Richest Governments Won’t Act on Climate Change until 2020

Posted on December 21st, 2011 by
   

The United States, Japan, the United Kingdom, and members of the European Union have all revealed that there will be no treaty signed at the international climate change talks coming up in Durban, South Africa. The most developed nations of the world say they cannot even guarantee an agreement over how to combat climate change by 2016. Furthermore, if any new legally binding agreement over reducing emissions is agreed upon, the earliest date it will come into effect will be sometime in 2020.

At the last climate talks held in Copenhagen in 2009, many governments agreed that a new global climate agreement would be signed by 2012. The world’s leading economies also assured developing countries that emissions from burning fossil fuels would be limited, but this had not been the case. The International Energy Agency (IEA) recently stated that last year, despite the world economy suffering the worst recession for over 80 years, the burning of fossil fuels grew by over 5%.

The end of the Kyoto Protocol

The Kyoto Protocol has helped to ensure that countries around the world reduce emissions, and it was previously hoped that a second similar treaty would be agreed upon and signed to coincide with the date that the Kyoto Protocol expires. Little progress was made at the Copenhagen talks in 2009, and no new legally binding accord was achieved.

Now time is running out, because the commitment period for that treaty will finish at the end of 2012. If no new agreement will come into effect until 2020, there will be an eight-year gap with no binding commitment between countries to reduce emissions.

Ahead of the next international meeting on climate change it is now already apparent that there will be no binding treaty signed. Developing nations, often responsible for much smaller amounts of emissions than industrialized countries, have been angered by the news that there will be an eight-year delay in getting another legally binding agreement to tackle climate change. This will surely raise tensions at the upcoming talks in Durban.

Hacked emails released again

To further compound the situation, a batch of stolen e-mails written by scientists at the University of East Anglia in Britain and the US Climatic Research Unit have been released by a hacker. Some of the emails have already been confirmed as authentic, and show correspondence between researchers looking at climate change. It is believed that the person or people responsible are trying to undermine the efforts being made to tackle climate change by raising doubts about key arguments in the climate change debate.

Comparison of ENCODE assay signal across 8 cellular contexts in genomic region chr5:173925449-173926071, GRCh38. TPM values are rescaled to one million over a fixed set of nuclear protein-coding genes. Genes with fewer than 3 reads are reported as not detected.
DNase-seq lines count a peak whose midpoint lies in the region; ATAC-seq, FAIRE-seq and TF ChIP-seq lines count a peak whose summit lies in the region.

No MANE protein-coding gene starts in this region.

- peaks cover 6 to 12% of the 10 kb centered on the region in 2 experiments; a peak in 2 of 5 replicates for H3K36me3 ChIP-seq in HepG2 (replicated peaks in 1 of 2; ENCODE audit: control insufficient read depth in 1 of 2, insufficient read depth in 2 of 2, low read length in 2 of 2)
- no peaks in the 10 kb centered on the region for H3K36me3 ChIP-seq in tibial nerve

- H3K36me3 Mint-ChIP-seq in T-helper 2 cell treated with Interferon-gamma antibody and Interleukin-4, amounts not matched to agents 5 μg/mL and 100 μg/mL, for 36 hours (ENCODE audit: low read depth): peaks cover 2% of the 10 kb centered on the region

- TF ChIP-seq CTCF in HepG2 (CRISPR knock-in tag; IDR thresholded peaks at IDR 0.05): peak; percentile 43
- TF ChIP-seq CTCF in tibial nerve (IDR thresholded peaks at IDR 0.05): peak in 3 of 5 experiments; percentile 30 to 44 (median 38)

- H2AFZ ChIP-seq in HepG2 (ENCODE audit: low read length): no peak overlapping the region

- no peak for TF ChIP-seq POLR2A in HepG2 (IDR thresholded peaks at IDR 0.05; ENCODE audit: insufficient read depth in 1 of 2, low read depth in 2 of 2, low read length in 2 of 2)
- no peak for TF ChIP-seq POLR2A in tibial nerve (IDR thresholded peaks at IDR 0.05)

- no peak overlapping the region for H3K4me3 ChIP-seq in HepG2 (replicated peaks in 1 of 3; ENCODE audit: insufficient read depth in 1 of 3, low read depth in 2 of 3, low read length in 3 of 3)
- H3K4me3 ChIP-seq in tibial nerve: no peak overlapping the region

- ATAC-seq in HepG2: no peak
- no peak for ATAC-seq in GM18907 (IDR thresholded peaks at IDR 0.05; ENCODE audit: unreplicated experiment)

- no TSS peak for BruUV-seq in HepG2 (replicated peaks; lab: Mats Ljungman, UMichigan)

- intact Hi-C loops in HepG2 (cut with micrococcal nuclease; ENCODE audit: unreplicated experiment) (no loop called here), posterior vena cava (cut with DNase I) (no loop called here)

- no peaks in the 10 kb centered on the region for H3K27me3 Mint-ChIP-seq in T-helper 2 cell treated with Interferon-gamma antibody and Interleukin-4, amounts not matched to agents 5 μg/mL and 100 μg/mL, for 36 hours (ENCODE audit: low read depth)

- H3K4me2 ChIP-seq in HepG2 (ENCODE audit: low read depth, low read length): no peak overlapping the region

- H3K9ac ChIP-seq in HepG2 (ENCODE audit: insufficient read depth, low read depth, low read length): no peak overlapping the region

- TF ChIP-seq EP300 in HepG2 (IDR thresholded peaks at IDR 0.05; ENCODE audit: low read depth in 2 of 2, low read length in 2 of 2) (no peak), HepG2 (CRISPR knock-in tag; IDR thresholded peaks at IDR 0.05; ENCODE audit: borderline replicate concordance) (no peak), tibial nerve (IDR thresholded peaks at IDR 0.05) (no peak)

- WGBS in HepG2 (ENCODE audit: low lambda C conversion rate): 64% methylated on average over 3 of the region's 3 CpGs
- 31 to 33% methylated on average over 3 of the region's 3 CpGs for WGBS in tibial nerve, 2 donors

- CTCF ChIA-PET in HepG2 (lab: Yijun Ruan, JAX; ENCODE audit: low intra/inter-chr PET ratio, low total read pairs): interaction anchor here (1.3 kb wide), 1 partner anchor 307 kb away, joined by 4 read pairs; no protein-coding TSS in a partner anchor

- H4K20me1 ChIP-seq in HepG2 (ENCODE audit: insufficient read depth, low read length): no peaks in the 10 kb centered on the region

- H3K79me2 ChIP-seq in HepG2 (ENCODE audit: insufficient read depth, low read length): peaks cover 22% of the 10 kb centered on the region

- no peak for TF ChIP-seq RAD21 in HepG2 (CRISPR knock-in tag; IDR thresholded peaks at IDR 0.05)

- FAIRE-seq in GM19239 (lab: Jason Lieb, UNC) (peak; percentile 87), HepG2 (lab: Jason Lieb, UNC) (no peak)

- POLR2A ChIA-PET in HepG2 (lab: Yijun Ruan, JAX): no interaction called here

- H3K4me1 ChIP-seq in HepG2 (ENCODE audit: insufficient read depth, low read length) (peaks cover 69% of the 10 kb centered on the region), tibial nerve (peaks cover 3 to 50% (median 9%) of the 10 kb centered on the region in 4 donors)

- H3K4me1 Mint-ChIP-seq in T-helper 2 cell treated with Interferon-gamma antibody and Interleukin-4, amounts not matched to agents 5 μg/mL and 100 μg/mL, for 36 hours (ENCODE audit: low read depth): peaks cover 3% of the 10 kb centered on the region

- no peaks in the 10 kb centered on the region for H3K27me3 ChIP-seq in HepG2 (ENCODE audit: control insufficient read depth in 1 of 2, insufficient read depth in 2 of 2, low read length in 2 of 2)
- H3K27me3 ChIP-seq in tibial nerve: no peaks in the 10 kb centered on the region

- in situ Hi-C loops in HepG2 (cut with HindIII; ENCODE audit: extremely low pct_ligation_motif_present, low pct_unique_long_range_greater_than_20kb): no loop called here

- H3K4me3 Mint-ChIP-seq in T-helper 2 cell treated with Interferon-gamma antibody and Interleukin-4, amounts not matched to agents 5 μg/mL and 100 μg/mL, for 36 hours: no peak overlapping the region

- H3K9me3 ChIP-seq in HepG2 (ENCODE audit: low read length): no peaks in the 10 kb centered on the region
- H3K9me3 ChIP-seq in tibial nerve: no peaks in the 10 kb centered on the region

In 2009, shortly before the UN climate conference in Copenhagen, a similar batch of hacked emails was released, which fuelled quarrels between climate change advocates and climate-skeptics. The incident was dubbed ‘Climategate,’ and it is feared that the new emails recently released could cause a similar reaction at the 2011 Durban talks. It is essential that productive talks be held so that a new treaty can be discussed and worked on, but the new emails could destabilize the conference.

Insufficient commitment to reduce emissions

Other recent news also gives a bleak outlook for the reduction of fossil fuel emissions over the coming years. In the UK there are fears that the exploitation of shale gas found under Lancashire will stop the government from meeting targets to cut emissions. Additionally, a further reliance on fossil fuels for energy could see less investment in sources of renewable energy, which would further detract researchers in the field.

There are also concerns that emerging nations like China and India may be reluctant to agree to any legally binding reductions in carbon emissions because of fear of damage to their fledging economies. Developing nations often perceive the climate change problem as being a problem caused by developed, industrialized countries. In that respect, the opinion sometimes held is that developed countries should be the ones to reduce their emissions, while developing nations can continue to burn fossil fuels to increase their prosperity. Unfortunately this creates distrust at a time when there should be no delay in reaching an agreement about how to tackle the problem.

Talks about climate change have been going on for years, but now the vocabulary used is starting to change. Instead of climate change, more charities and NGOs have started labeling the situation as ‘climate crisis’. If world leaders continue to avoid tackling the problem head on, this term could soon change too, and it may well be an impending climate catastrophe that is discussed in 2020.

Written by Izzy Woods. Izzy Woods is a conscientious freelancer with published work all over the Internet. She tries to live an eco-friendly life herself, from her electric car to her organic latex mattress.

 

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